Chosen People, Chosen Purpose

This unit explores the concept of chosenness, and what it means when Jewish tradition says the Jewish people are a “Chosen People”.

Unit Ages: 15-18 | 4 lessons


Chosenness has been a core element of the way Jews have seen themselves, inspired by ancient sources and traditions. In this unit we will explore and analyze this concept, understanding the sometimes complex and controversial interpretations that this has produced. The elements of the concept of a “Chosen People” examined in the blocks are:
Biblical and talmudic references to chosenness as well as a selection of Jewish philosophers to evaluate whether “chosenness” means intrinsic holiness or extrinsic holiness to be achieved.
Who chose who? Were the two partners in the transaction equally free to accept the ramifications?
Is the status as chosen people conditional? Is it a privilege or is there responsibility that comes with these blessings?
What does segula mean? What have the Jews been chosen for?

Desired Outcomes

Big Ideas
  • Jewish ancient texts, including the Torah and Talmud, describe the Jewish people as “chosen” and a “treasure” to God
  • The Jewish people have a covenantal relationship with God 
  • Chosenness is both a privilege and a responsibility
  • Chosenness is deeply connected to the Jewish national mission
  • The Jewish national mission is to model ethical monotheism
  • Jewish thinkers have grappled with the concept of the Chosen People debating its implications (intrinsic or extrinsic holiness)  and how it relates to other nations
Essential Questions
  • When is it appropriate to challenge the beliefs or values of society?
  • What can we learn from different generations?
  • How does being Jewish affect what I do in my daily/weekly life?
  • What are the responsibilities of the individual in regard to issues of social justice?
  • How can literature serve as a vehicle for social change?
  • What are the Jewish values (e.g., freedom, responsibility, justice, community, respect of diversity etc.) that should be honored in an ideal society?
  • How is the Torah story my story?
  • How would we define a utopian society?
  • How can exploring the past impact our present?
  • How do Jewish texts help me grapple with questions of life, the universe and everything?
  • How is Jewish text a vehicle to help us access connections to God?
  • How do beliefs, ethics, or values influence different people’s behavior?
  • Core Jewish texts which indicate chosenness
  • Divergent views among Jewish thinkers about the big questions about chosenness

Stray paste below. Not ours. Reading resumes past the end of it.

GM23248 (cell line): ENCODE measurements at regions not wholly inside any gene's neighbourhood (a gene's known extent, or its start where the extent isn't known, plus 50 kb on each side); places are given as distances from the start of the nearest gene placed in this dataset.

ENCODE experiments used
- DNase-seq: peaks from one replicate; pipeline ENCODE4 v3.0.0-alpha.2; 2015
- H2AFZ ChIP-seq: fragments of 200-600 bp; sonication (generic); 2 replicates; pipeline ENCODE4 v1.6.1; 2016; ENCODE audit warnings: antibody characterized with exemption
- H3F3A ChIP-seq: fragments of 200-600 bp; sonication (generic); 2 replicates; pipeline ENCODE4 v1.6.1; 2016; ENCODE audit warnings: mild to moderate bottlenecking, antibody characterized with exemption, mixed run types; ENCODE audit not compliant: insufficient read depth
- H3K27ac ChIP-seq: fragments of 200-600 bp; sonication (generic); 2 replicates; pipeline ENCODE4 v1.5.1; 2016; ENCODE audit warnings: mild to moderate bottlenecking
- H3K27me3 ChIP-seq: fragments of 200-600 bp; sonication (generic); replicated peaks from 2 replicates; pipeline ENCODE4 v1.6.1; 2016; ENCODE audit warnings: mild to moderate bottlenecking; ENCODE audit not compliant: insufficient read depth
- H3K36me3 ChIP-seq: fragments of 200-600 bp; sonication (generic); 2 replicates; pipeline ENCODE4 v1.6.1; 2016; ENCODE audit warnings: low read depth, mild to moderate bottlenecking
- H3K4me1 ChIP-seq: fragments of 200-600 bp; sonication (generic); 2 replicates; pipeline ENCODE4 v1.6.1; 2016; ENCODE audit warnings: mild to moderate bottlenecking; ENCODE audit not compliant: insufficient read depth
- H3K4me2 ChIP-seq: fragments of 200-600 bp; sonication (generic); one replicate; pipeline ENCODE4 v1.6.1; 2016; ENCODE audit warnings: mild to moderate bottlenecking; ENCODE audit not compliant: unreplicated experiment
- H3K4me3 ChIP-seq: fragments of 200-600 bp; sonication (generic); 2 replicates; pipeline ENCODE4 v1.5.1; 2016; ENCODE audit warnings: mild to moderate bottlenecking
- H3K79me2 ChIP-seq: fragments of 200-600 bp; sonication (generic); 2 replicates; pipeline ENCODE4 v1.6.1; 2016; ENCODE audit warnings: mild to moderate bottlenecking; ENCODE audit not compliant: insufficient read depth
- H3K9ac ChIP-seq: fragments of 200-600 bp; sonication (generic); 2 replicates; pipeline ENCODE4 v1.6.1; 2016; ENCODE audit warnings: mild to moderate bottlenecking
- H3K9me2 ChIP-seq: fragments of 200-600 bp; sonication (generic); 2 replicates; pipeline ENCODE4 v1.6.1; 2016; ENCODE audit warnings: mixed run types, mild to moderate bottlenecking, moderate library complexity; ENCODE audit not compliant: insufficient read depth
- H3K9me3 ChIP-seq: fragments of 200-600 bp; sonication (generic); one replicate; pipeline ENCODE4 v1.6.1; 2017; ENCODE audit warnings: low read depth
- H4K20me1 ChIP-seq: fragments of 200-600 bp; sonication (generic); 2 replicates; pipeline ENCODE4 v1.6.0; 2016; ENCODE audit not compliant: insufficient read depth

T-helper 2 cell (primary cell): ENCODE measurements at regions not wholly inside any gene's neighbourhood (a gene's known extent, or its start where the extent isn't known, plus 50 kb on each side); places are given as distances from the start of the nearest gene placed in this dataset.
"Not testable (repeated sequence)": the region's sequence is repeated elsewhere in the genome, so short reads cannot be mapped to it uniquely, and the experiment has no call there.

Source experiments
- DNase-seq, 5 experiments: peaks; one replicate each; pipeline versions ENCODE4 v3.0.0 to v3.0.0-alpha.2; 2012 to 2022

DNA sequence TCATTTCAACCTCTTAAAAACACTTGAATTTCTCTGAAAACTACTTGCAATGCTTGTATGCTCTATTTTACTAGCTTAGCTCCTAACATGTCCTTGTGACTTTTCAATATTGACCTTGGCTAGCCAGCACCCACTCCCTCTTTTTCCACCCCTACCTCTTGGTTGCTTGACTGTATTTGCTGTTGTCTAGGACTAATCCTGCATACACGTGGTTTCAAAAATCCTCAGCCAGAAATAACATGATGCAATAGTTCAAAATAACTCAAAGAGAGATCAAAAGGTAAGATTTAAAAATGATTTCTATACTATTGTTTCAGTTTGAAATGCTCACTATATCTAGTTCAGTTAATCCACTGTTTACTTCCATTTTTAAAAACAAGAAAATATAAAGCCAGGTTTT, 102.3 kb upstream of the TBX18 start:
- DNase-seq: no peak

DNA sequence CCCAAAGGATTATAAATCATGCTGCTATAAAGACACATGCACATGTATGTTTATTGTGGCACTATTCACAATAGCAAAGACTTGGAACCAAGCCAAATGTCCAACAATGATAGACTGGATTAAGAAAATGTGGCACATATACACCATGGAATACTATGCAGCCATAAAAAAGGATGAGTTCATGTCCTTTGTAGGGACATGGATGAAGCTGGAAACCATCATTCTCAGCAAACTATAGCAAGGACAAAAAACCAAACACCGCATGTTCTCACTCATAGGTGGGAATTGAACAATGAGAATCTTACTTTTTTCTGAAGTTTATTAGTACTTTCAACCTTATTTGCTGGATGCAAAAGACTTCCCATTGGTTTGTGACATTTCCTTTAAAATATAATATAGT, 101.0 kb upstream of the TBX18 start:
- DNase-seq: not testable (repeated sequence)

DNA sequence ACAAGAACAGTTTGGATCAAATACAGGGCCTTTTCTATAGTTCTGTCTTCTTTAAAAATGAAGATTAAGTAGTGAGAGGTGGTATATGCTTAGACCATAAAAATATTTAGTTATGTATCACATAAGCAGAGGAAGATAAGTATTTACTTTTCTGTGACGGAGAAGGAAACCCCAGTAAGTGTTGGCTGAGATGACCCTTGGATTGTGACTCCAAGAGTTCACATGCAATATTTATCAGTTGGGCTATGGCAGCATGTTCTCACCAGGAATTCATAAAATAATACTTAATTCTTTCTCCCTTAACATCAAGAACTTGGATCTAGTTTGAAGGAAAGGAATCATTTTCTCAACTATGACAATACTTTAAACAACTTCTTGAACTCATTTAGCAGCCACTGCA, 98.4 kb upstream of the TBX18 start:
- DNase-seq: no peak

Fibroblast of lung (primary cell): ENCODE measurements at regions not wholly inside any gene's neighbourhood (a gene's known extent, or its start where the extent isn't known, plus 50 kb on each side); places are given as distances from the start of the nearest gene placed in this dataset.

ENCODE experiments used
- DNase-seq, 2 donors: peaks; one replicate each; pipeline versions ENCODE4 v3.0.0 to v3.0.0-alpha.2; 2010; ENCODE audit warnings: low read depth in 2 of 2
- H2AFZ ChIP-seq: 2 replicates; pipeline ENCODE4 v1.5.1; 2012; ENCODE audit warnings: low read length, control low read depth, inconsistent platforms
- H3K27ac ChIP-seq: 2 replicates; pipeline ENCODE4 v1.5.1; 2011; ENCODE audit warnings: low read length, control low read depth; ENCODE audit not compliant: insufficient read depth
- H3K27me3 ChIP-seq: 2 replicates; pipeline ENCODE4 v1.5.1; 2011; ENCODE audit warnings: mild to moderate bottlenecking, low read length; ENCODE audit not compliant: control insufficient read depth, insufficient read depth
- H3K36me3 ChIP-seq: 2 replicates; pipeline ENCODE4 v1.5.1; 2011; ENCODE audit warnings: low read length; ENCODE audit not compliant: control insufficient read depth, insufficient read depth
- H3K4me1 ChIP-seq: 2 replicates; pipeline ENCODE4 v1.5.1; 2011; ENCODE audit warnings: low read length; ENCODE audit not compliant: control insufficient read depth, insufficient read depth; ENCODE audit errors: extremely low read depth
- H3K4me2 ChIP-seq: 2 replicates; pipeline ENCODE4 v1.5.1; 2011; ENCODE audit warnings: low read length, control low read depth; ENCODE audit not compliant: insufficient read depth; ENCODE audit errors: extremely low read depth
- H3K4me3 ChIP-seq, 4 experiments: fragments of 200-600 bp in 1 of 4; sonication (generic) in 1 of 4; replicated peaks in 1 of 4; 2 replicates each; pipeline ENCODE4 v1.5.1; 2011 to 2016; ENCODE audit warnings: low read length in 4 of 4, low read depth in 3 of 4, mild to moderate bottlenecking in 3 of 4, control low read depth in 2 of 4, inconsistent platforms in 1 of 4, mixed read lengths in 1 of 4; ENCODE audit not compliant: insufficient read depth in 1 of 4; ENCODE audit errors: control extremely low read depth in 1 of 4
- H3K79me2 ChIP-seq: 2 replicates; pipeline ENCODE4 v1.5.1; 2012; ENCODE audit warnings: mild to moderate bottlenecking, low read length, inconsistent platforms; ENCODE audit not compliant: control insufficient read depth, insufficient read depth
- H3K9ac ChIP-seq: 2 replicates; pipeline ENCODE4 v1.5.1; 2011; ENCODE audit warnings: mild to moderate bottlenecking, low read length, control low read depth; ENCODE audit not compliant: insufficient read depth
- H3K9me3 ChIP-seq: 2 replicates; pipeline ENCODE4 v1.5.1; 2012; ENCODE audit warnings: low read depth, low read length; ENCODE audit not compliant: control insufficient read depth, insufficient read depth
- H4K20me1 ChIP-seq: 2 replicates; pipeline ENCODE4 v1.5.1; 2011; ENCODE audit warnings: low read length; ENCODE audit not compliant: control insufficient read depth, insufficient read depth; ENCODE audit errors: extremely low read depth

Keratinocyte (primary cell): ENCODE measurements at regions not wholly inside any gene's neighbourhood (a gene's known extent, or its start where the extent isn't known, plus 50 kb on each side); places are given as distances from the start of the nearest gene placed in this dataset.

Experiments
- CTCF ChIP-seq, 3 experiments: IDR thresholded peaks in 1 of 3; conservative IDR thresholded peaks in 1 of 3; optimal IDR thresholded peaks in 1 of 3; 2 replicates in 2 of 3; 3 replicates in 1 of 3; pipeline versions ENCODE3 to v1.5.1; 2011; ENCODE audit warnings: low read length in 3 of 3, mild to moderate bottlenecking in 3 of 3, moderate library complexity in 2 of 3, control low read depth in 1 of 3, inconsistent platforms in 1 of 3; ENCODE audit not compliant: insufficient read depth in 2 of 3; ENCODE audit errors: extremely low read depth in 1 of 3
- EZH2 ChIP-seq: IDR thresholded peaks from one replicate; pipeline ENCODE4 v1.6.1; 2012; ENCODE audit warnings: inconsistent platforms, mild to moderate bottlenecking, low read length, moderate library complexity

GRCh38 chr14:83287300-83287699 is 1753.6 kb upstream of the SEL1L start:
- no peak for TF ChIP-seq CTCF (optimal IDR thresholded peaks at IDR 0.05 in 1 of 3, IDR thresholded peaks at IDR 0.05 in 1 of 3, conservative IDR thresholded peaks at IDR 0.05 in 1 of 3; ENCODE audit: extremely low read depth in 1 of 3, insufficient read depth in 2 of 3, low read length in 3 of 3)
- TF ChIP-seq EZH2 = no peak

• What a covenantal relationship with God looks like 
  • The connection between chosenness and national mission
  • Students will be able to analyze biblical and talmudic texts in order to ascertain the ancient source for Jewish chosenness
  • Students will be able to analyze divergent views of Jewish thinkers on what chosenness means in practice
  • Students will be able to develop their own thinking and relationship to the concept of Jewish chosenness.
  • Students will be able to navigate a Tanach, finding the chapter and verse when provided with a reference.

Assessment Evidence

What evidence will students provide to demonstrate that they:
Know the knowledge; Can do the skills; Can respond thoughtfully to the EQs and BIs

Teacher creates authentic assessments before beginning the unit

Learning Experiences

Possible Unit Plan

You could use the following text from kiddush for festivals to trigger a discussion on what chosenness means, and what emotions it generates in your students:

:בָּרוּךְ אַתָּה ה’ אֱ-להֵינוּ מֶלֶךְ הָעולָם אֲשֶׁר בָּחַר בָּנוּ מִכָּל עָם וְרומְמָנוּ מִכָּל לָשׁון וְקִדְּשָׁנוּ בְּמִצְותָי

Blessed are you, Hashem, our God, King of the universe, Who has chosen us from every people, exalted us above every tongue, and sanctified us with His commandments. 

Ask your students:

  • How do these words make you feel?
  • What do you think it means that God “chose us”?
  • Do you have any questions on this? Write them down and then see if they are addressed as you learn more about this subject in the lessons that follow.

Content Study: 

Each of the four lessons in this House stands alone, and can be taught independently.

Unit Closing/ Assessment: 

In this video Rabbi Spiro summarizes many of the ideas discussed in the unit. You could ask your students to draw a mindmap from the concepts, writing each idea they have explored in the unit as he mentions it on a piece of paper, and then drawing lines from each idea adding other texts and interpretations that they have learned emanating out from them.

(This video could be used as a trigger to the unit,  ask your students to write down as many questions as possible on the video, and then revisiting them at the end of the unit to see if they have any clarity/answers. However, there are a lot of complex ideas referred to here that need unpacking, and it may be information overload to use as a trigger, and more appropriate as a concluding activity).